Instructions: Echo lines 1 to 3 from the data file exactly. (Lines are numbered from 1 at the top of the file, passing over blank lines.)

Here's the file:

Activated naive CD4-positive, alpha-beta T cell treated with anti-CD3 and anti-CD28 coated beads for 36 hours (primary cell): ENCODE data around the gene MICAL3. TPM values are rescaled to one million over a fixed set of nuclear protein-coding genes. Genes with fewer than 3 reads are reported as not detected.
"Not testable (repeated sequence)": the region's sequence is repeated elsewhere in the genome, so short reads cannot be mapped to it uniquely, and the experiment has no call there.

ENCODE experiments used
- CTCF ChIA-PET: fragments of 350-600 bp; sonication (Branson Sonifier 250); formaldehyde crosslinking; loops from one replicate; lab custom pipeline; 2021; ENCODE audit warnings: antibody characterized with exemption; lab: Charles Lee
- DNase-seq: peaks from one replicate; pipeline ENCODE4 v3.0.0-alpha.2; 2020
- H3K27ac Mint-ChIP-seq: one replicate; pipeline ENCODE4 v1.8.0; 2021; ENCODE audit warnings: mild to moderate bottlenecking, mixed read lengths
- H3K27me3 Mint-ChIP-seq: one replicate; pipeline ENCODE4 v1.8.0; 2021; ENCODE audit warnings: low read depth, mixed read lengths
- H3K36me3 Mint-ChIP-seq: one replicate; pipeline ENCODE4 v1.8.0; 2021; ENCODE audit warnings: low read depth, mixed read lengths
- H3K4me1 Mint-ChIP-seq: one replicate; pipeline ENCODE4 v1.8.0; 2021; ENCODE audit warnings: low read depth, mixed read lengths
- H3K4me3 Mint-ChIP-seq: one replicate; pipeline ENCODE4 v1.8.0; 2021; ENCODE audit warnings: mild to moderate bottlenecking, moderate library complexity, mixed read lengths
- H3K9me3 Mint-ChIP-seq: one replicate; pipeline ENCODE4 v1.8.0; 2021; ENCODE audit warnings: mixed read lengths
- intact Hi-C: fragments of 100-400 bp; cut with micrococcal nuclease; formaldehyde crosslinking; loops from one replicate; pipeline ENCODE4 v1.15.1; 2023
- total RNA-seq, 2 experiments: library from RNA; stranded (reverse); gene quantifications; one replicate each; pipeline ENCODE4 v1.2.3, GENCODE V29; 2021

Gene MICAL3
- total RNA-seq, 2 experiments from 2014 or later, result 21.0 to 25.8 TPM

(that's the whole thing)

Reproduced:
Activated naive CD4-positive, alpha-beta T cell treated with anti-CD3 and anti-CD28 coated beads for 36 hours (primary cell): ENCODE data around the gene MICAL3. TPM values are rescaled to one million over a fixed set of nuclear protein-coding genes. Genes with fewer than 3 reads are reported as not detected.
"Not testable (repeated sequence)": the region's sequence is repeated elsewhere in the genome, so short reads cannot be mapped to it uniquely, and the experiment has no call there.

ENCODE experiments used